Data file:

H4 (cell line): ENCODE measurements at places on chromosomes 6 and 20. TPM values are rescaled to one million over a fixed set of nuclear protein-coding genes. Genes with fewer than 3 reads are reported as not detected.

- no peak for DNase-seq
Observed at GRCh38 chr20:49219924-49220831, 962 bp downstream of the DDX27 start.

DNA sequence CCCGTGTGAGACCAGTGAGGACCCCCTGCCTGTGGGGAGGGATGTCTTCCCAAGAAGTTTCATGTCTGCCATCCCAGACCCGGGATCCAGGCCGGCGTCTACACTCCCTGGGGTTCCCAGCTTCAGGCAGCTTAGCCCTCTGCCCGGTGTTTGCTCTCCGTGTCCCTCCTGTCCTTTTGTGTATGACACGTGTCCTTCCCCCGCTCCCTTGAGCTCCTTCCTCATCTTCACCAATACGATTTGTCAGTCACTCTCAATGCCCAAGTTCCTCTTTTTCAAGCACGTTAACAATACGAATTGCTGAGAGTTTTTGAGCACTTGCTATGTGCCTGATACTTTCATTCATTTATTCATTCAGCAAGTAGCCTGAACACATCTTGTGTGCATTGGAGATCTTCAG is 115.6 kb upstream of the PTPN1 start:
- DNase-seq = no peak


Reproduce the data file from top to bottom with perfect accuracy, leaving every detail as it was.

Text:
H4 (cell line): ENCODE measurements at places on chromosomes 6 and 20. TPM values are rescaled to one million over a fixed set of nuclear protein-coding genes. Genes with fewer than 3 reads are reported as not detected.

- no peak for DNase-seq
Observed at GRCh38 chr20:49219924-49220831, 962 bp downstream of the DDX27 start.

DNA sequence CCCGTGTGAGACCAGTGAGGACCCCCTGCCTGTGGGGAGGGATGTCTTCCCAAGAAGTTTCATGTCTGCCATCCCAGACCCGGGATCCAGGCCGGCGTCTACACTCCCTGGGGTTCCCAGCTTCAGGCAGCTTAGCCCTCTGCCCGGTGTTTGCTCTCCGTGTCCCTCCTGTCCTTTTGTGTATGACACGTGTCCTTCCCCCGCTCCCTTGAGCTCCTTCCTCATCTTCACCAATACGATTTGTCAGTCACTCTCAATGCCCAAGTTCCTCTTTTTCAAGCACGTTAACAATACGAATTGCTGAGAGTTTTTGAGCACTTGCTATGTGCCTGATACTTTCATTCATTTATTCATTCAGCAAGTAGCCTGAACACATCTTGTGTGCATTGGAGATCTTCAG is 115.6 kb upstream of the PTPN1 start:
- DNase-seq = no peak